OUR VIEWS: You're not alone

Sep 25, 2012


The bad news is that tough economic times continue to take a toll on area residents. The good news is that more and more of them are reaching out for help.

The office provides counseling for anyone who works, lives and worships in the Tri-Cities. Area residents are seeking help for depression, anxiety and grief.

Executive Director Sarah Lewakowski said the Tri-Cities Ministries Counseling office has gone from seeing 5-10 people each month a few years ago to between 50 and 100 a month today.

In 2011, the counseling center served nearly 740 men, women and children. About 51 percent didn’t have insurance covering counseling fees.

The agency provided more than $500,000 in mental health service on an $185,000 budget.

Most people are quick to seek help when they have a physical ailment. However, in years past, mental health illness was looked upon as a sign of weakness. Family and friends would tell the victim to just “pick yourself up by your boot straps and get on with it!”

Many thought that mental illness could be turned on or off by the patient.

We have since learned that isn’t the case.

Mental illness is serious and often more serious than other health issues and can lead to physical illness as well. Physical maladies often are easier to diagnose and treat than mental ailments.

Those suffering from stress, depression and other mental illnesses often are good at masking them, leaving family and friends and even doctors not really knowing that something is wrong.

Lewakowski said she reminds patients that they are not alone and they don’t have to feel that way. There is help.

We should all be thankful for agencies like Tri-Cities Ministries Counseling. And we should direct family members and friends in need of help to them.

And, if we are able, support the agencies financially.

Our Views reflects the majority opinion of the members of the Grand Haven Tribune editorial board: Kevin Hook, Cheryl Welch, Matt DeYoung, Liz Stuck and Fred VandenBrand. What do you think? E-mail us a letter to the editor to news@grandhaventribune.com or log-in to our website and leave a comment below.


Tri-cities realist

And where does Tri-Cities Ministries get its funding? Hmm... Seems like a pretty efficient way of providing services to our community. And yes I know where they get their funding...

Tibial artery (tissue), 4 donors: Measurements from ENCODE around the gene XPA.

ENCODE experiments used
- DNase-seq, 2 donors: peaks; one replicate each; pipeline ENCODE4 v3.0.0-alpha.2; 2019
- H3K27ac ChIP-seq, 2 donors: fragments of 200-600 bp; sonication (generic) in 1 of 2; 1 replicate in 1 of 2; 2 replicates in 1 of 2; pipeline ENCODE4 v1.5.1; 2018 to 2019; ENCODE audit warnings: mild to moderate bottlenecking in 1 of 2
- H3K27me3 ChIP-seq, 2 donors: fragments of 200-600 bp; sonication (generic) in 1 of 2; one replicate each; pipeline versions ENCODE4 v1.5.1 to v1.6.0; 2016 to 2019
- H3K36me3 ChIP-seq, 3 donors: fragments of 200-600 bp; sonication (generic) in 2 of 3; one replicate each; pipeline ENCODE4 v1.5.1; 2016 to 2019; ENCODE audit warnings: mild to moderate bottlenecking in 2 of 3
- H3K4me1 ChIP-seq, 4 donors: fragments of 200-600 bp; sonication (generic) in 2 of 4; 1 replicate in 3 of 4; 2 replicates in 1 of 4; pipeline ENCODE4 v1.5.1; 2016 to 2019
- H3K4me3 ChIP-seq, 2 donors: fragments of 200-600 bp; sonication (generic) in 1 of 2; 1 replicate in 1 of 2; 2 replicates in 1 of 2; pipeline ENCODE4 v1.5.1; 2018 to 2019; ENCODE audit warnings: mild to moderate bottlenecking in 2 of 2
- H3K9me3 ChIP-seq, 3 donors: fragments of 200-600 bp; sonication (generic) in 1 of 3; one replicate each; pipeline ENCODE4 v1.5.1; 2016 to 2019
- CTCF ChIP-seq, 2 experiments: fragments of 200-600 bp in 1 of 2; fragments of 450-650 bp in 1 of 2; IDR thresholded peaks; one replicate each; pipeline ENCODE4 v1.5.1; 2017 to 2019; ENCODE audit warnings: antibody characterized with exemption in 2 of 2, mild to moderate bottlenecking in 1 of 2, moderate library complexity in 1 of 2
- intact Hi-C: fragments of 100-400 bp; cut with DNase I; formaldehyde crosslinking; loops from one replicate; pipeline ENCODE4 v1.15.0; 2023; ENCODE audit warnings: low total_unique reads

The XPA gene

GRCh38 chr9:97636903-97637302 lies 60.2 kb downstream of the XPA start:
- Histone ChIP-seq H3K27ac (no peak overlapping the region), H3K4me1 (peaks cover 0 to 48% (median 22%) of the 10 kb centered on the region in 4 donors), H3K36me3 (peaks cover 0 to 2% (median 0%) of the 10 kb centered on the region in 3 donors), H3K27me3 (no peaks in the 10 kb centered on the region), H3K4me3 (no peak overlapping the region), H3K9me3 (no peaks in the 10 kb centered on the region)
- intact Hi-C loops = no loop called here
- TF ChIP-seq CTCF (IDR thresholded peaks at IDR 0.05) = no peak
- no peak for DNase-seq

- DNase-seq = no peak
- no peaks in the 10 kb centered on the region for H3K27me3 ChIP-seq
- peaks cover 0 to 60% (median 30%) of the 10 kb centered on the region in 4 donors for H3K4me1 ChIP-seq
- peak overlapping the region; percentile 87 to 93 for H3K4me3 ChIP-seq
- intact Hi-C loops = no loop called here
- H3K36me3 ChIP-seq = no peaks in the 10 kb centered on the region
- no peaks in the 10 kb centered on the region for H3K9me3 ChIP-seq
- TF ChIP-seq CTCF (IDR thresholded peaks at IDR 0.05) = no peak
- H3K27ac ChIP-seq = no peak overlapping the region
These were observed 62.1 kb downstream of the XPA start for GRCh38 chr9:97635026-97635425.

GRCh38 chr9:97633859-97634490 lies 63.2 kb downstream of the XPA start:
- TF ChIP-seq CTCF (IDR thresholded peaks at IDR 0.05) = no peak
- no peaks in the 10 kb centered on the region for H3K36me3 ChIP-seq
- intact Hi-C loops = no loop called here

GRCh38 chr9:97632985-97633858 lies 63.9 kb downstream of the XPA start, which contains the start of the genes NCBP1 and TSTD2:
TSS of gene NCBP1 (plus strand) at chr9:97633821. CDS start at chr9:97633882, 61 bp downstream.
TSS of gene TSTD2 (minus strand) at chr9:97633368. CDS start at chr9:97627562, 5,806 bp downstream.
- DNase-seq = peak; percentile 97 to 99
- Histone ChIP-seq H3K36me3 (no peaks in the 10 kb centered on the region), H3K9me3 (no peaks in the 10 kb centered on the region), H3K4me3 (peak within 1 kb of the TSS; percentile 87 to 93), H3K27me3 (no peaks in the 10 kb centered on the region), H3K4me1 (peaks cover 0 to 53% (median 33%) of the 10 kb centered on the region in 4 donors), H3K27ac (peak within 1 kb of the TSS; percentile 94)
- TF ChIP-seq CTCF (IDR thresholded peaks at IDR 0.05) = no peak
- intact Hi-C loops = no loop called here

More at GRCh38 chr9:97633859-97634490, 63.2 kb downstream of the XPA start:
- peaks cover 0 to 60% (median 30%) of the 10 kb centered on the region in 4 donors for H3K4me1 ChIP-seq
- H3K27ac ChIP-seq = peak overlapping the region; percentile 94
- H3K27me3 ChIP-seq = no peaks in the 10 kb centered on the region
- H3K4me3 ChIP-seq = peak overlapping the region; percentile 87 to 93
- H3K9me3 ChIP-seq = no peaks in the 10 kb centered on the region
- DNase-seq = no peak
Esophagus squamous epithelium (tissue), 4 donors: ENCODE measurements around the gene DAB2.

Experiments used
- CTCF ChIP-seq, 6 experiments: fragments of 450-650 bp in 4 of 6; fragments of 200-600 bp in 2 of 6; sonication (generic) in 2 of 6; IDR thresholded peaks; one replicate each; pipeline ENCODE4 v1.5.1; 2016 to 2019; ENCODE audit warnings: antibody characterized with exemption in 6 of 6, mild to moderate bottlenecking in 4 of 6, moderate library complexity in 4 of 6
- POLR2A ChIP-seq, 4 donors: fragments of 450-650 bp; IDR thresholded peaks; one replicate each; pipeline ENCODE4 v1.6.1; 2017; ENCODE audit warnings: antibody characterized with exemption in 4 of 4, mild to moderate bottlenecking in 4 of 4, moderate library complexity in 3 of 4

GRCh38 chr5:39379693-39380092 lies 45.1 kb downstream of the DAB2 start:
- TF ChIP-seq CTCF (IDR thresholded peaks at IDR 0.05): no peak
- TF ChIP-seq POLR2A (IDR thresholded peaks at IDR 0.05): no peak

Our society will face the truth soon. The denial phase will be over hopefully soon. I have looked at this unemployment problem over and over again mathematically and logically. 1 industrial robot replaces about 7 workers. From 1940 to 2012 just look at our quantum leaps in industrial and medical breakthroughs. 1 robot replaces 3 people working three 8 hours shifts M-F. from Sat to Sun that 48 hours round the clock. That is another 4 workers. One CNC milling machine or lathe replaces 2 workers per machine. When my dad was a die maker he took pride in his work, etched his name into his tooling he built and you could see the craftsmanship. Now I used to be a diemaker until 2008 and craftsmanship is gone, gone, gone. I built 4 progressive dies at once and set up, operated and kept running 3 CNC machining centers. I with the help of machines replaced 4 skilled tradesman in 2008. 2012 I left the trade because all the Tool & Die shops are gone and put away my skilled trades tools for good and now push papers for the prison system. 19% actual unemployment right now in 2012. Millions cannot find a job because they simply don't exist. So why do politicians keep saying "go get a job! welfare bums!! Trailer trash !!" ? Our technological advancements are pushing middle class into some realm of socialism. We cannot stop it. Its impossible. So what do you do with all those people who have medical, housing, clothing, food and educational needs?? Eliminate them? What? Telling them to "get a hair cut and get a real job!" is illogical, its stupid. Industrial innovations are redistributing wealth and making us all slaves to the 1% who own the machines. Its will destroy itself one day- soon. Then what??


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